A: A modern streetcar can go fast but will obey downtown traffic limits. It generally travels about 25 mph with traffic, although it can accelerate to the 35 mph speed limit from Fourth and Delaware to Seventh and Main and south of 20th on Main.
Q: How does the streetcar interact with traffic, bicyclists and pedestrians?
A: It is big like a bus, although much quieter, and it can’t swerve out of the way, so motorists and others need to use caution. Each vehicle is 77 feet, 8 inches long, 12 feet tall and 78,000 pounds, so it can take awhile to brake and speed up. As the streetcars accelerate, they ring a bell. And they can sound a horn for people to get out of the way.
During testing, a few vehicles have cut in front of the streetcar near intersections, although there have been no collisions. It’s expected some traffic will migrate to other streets once the streetcars start carrying passengers on Main.
The streetcar.org website has safety videos addressing motorists, bicyclists and pedestrians. Communications coordinator Donna Mandelbaum said she is working with BikeWalkKC on more instructional materials and training so cyclists’ wheels won’t get caught in the tracks. Pedestrian crosswalks along the route have been restriped, and jaywalking is discouraged.
The streetcars have level boarding with the street and space on board for bicycles. Some streetcar seats can also be folded up to make room for strollers and wheelchairs.
Q: What are the hours, once it starts carrying passengers?
A: 6 a.m.-midnight Monday through Thursday; 6 a.m.-2 a.m. Friday; 7 a.m.-2 a.m. Saturday; 7 a.m.-10 p.m. Sunday. Weekdays from 11 a.m. to 7 p.m. the vehicles are expected to run every 10 minutes. Early mornings, late evenings and on Saturdays they should run every 12 minutes. Sundays, every 18 minutes. Station stops will have real-time signage, detailing when the next vehicle is coming.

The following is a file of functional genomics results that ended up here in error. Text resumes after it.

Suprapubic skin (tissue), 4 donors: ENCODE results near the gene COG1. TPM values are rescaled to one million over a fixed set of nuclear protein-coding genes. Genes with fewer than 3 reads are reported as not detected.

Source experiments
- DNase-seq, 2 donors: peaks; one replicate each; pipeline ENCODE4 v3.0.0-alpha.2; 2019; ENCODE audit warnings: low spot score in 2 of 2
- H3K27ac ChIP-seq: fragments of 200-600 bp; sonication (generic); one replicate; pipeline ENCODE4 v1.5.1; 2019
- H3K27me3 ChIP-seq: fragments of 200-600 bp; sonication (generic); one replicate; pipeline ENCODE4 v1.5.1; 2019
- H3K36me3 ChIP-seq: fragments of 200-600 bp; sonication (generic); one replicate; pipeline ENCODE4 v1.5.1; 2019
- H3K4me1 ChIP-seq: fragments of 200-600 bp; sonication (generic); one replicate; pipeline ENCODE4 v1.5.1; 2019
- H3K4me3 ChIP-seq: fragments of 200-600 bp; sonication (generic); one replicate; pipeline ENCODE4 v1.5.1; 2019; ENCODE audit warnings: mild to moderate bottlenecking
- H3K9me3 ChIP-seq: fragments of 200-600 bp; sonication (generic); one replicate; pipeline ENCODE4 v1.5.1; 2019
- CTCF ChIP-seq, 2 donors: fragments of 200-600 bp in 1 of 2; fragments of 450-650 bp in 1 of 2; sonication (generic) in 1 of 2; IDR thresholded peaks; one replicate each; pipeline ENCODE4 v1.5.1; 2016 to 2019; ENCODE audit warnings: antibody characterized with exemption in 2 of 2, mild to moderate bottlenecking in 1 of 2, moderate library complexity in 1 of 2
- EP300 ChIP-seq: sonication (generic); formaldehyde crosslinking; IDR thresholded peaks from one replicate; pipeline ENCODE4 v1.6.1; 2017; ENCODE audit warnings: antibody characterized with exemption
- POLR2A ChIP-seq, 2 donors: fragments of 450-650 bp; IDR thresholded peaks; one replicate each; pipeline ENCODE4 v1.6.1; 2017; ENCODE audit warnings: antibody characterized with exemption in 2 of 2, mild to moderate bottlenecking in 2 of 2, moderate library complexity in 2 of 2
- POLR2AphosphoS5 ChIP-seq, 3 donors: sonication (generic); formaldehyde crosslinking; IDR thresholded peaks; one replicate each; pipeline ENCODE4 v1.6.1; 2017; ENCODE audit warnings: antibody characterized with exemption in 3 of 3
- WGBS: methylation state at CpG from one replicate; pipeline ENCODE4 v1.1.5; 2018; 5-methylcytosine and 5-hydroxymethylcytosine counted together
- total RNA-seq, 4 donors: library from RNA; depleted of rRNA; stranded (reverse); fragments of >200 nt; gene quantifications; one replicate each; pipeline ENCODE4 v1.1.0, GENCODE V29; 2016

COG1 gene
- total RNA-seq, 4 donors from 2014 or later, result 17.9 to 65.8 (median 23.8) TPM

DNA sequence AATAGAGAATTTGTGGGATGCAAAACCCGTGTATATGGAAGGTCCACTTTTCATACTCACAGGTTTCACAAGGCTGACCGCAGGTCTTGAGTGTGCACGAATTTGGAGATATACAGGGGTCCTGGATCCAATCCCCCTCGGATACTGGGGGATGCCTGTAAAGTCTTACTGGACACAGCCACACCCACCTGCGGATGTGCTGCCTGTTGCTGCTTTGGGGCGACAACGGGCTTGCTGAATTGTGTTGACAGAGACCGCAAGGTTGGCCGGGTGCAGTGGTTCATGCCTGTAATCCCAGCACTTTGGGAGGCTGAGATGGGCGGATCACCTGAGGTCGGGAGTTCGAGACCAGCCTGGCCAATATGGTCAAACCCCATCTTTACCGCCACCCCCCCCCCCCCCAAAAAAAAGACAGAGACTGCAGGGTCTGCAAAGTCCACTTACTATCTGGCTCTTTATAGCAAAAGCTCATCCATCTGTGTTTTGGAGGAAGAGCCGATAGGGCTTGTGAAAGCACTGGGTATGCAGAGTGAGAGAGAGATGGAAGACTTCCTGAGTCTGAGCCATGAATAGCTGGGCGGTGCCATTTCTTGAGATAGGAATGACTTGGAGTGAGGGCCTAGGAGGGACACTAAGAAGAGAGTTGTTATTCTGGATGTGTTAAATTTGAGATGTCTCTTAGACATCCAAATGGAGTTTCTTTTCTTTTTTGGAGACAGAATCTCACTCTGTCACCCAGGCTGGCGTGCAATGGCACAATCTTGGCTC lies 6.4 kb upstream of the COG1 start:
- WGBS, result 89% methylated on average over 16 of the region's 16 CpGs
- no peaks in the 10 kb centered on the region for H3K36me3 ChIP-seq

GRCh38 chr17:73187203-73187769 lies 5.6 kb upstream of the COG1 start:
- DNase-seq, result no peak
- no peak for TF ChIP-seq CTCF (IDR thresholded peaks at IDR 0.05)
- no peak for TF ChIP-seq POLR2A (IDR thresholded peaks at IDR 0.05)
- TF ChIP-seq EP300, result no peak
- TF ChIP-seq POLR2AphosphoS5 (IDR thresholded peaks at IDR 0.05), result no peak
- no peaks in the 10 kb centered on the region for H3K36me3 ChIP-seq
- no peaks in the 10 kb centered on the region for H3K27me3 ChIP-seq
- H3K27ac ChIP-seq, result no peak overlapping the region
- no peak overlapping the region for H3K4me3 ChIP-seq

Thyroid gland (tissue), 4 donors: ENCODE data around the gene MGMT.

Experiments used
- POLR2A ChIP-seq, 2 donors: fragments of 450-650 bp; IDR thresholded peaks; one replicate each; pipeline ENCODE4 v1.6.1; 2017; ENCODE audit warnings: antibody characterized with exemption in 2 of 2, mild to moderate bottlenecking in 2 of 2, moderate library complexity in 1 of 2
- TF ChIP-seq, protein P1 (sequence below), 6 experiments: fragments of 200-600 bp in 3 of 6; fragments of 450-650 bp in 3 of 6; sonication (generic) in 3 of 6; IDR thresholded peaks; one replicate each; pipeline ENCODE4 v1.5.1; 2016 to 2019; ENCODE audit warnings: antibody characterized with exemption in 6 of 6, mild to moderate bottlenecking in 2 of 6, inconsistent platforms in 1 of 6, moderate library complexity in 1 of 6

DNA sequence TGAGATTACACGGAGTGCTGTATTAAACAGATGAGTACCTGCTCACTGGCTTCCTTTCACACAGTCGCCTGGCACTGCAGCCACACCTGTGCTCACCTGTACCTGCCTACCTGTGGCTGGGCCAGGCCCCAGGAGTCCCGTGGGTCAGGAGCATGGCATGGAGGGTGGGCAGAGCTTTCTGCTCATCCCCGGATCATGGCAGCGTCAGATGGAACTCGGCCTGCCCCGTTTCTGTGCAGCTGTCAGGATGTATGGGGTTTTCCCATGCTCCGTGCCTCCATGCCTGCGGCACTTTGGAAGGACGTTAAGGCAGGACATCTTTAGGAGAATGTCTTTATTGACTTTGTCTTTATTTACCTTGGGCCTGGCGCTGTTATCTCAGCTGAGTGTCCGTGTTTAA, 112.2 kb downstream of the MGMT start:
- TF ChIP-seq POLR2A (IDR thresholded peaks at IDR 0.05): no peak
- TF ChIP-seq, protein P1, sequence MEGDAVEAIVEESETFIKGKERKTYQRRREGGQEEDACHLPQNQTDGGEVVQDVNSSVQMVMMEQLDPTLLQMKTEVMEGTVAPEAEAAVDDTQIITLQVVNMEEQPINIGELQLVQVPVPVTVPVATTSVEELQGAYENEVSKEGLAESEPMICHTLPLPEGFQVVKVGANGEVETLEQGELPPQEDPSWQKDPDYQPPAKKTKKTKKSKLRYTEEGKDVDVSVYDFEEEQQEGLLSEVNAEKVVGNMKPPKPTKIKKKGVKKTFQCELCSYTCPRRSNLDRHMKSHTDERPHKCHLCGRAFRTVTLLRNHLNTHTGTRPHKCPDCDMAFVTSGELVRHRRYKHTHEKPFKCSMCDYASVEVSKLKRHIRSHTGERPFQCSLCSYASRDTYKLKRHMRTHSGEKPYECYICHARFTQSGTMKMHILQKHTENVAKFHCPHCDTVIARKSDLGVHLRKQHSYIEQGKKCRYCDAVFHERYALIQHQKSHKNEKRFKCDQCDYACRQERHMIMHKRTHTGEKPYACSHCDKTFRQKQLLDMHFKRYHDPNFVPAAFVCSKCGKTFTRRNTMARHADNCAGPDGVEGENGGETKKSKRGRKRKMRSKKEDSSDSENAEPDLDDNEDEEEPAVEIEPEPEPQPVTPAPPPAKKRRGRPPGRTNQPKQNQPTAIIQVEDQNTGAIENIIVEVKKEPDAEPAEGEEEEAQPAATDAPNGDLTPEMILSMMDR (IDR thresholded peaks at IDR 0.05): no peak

The operating schedule will usually require three vehicles, with the fourth as a spare.
Q: Where can people park to catch the streetcar?
A: A bus park-and-ride has spaces at Third and Grand in River Market, and Union Station has parking. People can also park in public garages along the route and on the street, including some on-street parking on Main Street.
Q: Have there been parking challenges?
A: Yes. Nineteen people were ticketed in November and 19 more in December for improper parking. The charge is $72.50, including a $50 fine and $22.50 non-moving violation court cost.
A white line runs parallel to the rails, and people need to make sure their cars, including side mirrors, are within the white line. During testing, streetcar operators stopped and located some motorists whose vehicles blocked tracks before calling a tow. But once the system goes public, tow trucks will be summoned promptly to allow the vehicles to maintain their schedule.
Q: What about delivery vehicles?
A: Some delivery vehicles have also blocked the tracks, but they are gradually finding other places to park, including in the median of Main Street between the northbound and southbound tracks at some points along the route.
“I have not heard of major frustration or a high degree of concern over this operating change,” said Bill Dietrich, president of the Downtown Council, which represents downtown businesses. “There are alternatives: other north/south streets, side streets, alleys, delivery bays and the timing of deliveries all come into play.”
Q: What about Wi-Fi?
A: That’s still a work in progress. Sprint is building a Wi-Fi network along and near the route to provide services to its customers. The city will use the network to provide free Wi-Fi access much the way restaurants and other venues do and to accomplish high-tech “Smart City” services such as smart lighting, cameras and sensors to help with traffic flow and government efficiency.
The Streetcar Authority is also working to make sure Wi-Fi is available on the vehicles and hopes to have it available in time for the public grand opening.